As Chris scaled the stairs into the tree house to investigate, the banging stopped.
“What’d he expect, thrashing around like that?” I wondered aloud.
However, Chris leaned over the railing and told those of us on the ground that the tree house was empty.
Without another word, we hurried away from the tree house without a backward glance. Whatever was banging around in the tree house, it was not Brent, who we found behind the hay barn several minutes later...


“I’ve been thinking about the butterfly effect.”
I don’t remember which of us said this, but regardless, this statement sparked the weirdest conversation ever to grace the Lynden Dairy Queen.
There were six of us in that booth: Dave, Chris, Emily, Brent, Lea and myself. We’d just spent a hot July evening picking up 400 hay bales from the field and stacking them in the barn. Four hours of continuous hard work, not to mention several pounds of hay-dust inhaled between us. None of us were in what one would call a “lucid” state of mind.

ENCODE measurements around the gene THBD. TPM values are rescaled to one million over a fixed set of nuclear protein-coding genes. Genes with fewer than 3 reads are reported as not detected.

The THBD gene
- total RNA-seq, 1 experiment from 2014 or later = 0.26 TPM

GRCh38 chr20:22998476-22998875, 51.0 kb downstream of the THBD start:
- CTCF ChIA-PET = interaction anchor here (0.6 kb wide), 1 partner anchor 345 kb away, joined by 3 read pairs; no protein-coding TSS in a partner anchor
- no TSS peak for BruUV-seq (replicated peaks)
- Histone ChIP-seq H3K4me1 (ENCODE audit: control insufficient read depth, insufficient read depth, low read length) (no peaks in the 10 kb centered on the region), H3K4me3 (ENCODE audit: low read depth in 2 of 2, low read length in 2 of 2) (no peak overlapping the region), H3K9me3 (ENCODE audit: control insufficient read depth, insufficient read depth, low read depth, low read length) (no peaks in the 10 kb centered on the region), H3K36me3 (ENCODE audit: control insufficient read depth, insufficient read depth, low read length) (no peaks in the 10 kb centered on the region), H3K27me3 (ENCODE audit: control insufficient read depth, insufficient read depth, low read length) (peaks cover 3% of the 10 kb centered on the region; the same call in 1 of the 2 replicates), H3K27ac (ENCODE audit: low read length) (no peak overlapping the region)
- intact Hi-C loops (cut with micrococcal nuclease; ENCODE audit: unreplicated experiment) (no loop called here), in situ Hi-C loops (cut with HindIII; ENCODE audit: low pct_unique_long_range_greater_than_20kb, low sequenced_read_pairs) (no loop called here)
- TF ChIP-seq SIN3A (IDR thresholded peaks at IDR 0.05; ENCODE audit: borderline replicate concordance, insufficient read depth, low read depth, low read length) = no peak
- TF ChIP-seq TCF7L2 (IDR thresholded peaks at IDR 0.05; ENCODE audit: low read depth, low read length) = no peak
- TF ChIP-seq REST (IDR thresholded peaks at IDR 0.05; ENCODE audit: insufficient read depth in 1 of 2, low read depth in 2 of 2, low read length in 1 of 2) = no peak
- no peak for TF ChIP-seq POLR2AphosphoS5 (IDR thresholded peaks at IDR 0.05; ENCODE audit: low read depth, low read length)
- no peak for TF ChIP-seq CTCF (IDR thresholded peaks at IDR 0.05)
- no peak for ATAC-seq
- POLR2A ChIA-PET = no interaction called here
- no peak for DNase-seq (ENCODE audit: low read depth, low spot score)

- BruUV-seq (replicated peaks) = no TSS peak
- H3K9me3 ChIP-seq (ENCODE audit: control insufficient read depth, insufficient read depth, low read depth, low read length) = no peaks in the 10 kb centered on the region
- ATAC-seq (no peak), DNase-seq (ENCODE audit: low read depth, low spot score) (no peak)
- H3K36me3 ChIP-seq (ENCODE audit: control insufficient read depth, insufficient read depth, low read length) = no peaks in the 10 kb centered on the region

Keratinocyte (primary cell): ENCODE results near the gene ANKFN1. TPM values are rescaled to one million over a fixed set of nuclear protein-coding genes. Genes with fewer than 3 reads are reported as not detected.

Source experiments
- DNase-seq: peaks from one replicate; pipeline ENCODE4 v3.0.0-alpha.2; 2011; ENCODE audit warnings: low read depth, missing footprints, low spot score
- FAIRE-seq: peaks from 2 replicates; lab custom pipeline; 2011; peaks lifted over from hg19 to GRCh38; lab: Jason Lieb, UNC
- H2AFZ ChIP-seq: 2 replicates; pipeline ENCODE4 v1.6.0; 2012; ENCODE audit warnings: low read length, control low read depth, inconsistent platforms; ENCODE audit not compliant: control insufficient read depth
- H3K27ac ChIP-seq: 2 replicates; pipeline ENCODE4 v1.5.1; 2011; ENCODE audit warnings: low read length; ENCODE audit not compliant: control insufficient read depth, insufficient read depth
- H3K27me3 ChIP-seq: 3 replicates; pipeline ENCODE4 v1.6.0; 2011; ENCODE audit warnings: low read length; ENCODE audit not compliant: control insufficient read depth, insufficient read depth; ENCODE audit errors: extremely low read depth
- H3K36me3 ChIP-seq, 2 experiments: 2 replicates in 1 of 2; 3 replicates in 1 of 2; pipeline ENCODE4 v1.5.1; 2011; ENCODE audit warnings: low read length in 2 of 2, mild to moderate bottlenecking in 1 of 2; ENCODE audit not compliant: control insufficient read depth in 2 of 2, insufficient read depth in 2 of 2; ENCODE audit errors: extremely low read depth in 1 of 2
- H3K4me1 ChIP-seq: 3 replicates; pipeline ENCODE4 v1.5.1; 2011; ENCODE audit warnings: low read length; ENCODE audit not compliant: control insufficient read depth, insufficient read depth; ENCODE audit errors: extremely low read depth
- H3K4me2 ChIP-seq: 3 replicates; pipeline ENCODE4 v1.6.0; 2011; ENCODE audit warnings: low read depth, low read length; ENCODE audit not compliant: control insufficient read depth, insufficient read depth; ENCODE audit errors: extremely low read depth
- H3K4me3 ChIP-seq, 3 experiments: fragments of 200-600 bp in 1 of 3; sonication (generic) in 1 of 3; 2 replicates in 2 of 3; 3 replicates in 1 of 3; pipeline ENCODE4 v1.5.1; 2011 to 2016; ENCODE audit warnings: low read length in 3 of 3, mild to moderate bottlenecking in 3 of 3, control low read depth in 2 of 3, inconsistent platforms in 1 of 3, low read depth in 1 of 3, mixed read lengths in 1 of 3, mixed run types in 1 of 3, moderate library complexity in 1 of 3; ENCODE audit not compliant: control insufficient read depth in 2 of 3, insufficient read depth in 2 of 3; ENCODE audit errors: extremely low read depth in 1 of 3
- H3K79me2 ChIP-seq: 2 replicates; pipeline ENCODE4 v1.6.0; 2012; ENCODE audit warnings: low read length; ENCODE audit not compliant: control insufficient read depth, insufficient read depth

Since I don’t remember who said what, and neither does anyone else who was present that evening, I’ll distribute the dialog arbitrarily.
I’m going to go ahead and say that it was Emily who asked, “The Butterfly Effect? Like the movie or the actual effect?”
Nobody responded, and for 45 seconds we sat in total silence, save for the sound of Lea sucking her chocolate shake through the straw.
“Both.” It was Brent who spoke up, although I’m fairly certain he hadn’t actually started the conversation. “I mean, think about it—even our smallest action can set off a chain of events which can snowball into something major.”
“Wait, wait a sec…” Chris said, “What would be an example of that, in real life?”
“Well…” I offered tentatively, “…Say I have a hole in my pocket. One day, I’m walking down the street, and some change falls out of my pocket, onto the street. Later that day, a little kid is walking with his mom and he sees the spare change. He runs out onto the street to pick it up, right into traffic. He gets hit by a car, and dies.”
“That’s terrible,” Lea rolled her eyes at me. Being my sister, she’s been forced to perfect the eye-roll.
“Terrible, yes, but that’s a practical example of the butterfly effect. A hole in my pocket indirectly results in a child’s death.”
Lea was still glaring at me, so I continued, “O.K, ethical question: Is the child’s death really my fault?”